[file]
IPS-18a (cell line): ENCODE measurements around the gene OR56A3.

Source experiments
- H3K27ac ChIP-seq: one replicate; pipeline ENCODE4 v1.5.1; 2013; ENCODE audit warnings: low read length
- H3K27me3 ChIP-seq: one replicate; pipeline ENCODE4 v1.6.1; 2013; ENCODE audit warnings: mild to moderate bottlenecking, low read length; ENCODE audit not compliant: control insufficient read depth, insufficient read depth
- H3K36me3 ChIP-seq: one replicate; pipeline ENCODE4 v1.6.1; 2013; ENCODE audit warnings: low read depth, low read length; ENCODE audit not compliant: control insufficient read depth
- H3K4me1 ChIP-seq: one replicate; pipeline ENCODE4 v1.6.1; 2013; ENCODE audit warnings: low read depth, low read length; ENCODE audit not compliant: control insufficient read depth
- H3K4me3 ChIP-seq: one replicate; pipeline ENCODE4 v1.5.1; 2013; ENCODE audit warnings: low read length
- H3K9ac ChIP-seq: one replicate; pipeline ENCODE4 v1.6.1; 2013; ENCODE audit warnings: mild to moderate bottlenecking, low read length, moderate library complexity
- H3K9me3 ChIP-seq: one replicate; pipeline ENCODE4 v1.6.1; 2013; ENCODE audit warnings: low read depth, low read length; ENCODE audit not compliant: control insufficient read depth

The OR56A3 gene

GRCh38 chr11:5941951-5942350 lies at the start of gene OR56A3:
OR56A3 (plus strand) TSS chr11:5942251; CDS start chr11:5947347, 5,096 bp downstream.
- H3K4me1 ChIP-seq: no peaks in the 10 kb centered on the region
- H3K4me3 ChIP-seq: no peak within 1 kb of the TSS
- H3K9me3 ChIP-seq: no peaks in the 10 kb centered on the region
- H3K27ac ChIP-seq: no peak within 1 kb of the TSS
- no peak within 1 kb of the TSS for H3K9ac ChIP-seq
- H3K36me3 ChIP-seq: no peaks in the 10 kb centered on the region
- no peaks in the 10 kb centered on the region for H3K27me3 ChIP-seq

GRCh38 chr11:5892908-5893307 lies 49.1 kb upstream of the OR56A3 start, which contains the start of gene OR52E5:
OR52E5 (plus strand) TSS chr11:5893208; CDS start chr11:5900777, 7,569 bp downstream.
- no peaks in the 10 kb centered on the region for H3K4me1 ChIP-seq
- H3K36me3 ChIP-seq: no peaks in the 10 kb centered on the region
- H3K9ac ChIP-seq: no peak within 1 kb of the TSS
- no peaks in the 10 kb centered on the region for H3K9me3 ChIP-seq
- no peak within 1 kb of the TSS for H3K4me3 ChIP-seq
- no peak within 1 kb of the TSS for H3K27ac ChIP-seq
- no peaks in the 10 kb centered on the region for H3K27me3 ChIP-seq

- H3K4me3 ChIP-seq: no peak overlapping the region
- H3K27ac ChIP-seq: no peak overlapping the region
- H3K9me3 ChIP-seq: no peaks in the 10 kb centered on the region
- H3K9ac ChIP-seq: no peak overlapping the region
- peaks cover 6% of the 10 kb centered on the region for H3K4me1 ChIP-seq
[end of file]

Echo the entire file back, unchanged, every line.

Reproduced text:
IPS-18a (cell line): ENCODE measurements around the gene OR56A3.

Source experiments
- H3K27ac ChIP-seq: one replicate; pipeline ENCODE4 v1.5.1; 2013; ENCODE audit warnings: low read length
- H3K27me3 ChIP-seq: one replicate; pipeline ENCODE4 v1.6.1; 2013; ENCODE audit warnings: mild to moderate bottlenecking, low read length; ENCODE audit not compliant: control insufficient read depth, insufficient read depth
- H3K36me3 ChIP-seq: one replicate; pipeline ENCODE4 v1.6.1; 2013; ENCODE audit warnings: low read depth, low read length; ENCODE audit not compliant: control insufficient read depth
- H3K4me1 ChIP-seq: one replicate; pipeline ENCODE4 v1.6.1; 2013; ENCODE audit warnings: low read depth, low read length; ENCODE audit not compliant: control insufficient read depth
- H3K4me3 ChIP-seq: one replicate; pipeline ENCODE4 v1.5.1; 2013; ENCODE audit warnings: low read length
- H3K9ac ChIP-seq: one replicate; pipeline ENCODE4 v1.6.1; 2013; ENCODE audit warnings: mild to moderate bottlenecking, low read length, moderate library complexity
- H3K9me3 ChIP-seq: one replicate; pipeline ENCODE4 v1.6.1; 2013; ENCODE audit warnings: low read depth, low read length; ENCODE audit not compliant: control insufficient read depth

The OR56A3 gene

GRCh38 chr11:5941951-5942350 lies at the start of gene OR56A3:
OR56A3 (plus strand) TSS chr11:5942251; CDS start chr11:5947347, 5,096 bp downstream.
- H3K4me1 ChIP-seq: no peaks in the 10 kb centered on the region
- H3K4me3 ChIP-seq: no peak within 1 kb of the TSS
- H3K9me3 ChIP-seq: no peaks in the 10 kb centered on the region
- H3K27ac ChIP-seq: no peak within 1 kb of the TSS
- no peak within 1 kb of the TSS for H3K9ac ChIP-seq
- H3K36me3 ChIP-seq: no peaks in the 10 kb centered on the region
- no peaks in the 10 kb centered on the region for H3K27me3 ChIP-seq

GRCh38 chr11:5892908-5893307 lies 49.1 kb upstream of the OR56A3 start, which contains the start of gene OR52E5:
OR52E5 (plus strand) TSS chr11:5893208; CDS start chr11:5900777, 7,569 bp downstream.
- no peaks in the 10 kb centered on the region for H3K4me1 ChIP-seq
- H3K36me3 ChIP-seq: no peaks in the 10 kb centered on the region
- H3K9ac ChIP-seq: no peak within 1 kb of the TSS
- no peaks in the 10 kb centered on the region for H3K9me3 ChIP-seq
- no peak within 1 kb of the TSS for H3K4me3 ChIP-seq
- no peak within 1 kb of the TSS for H3K27ac ChIP-seq
- no peaks in the 10 kb centered on the region for H3K27me3 ChIP-seq

- H3K4me3 ChIP-seq: no peak overlapping the region
- H3K27ac ChIP-seq: no peak overlapping the region
- H3K9me3 ChIP-seq: no peaks in the 10 kb centered on the region
- H3K9ac ChIP-seq: no peak overlapping the region
- peaks cover 6% of the 10 kb centered on the region for H3K4me1 ChIP-seq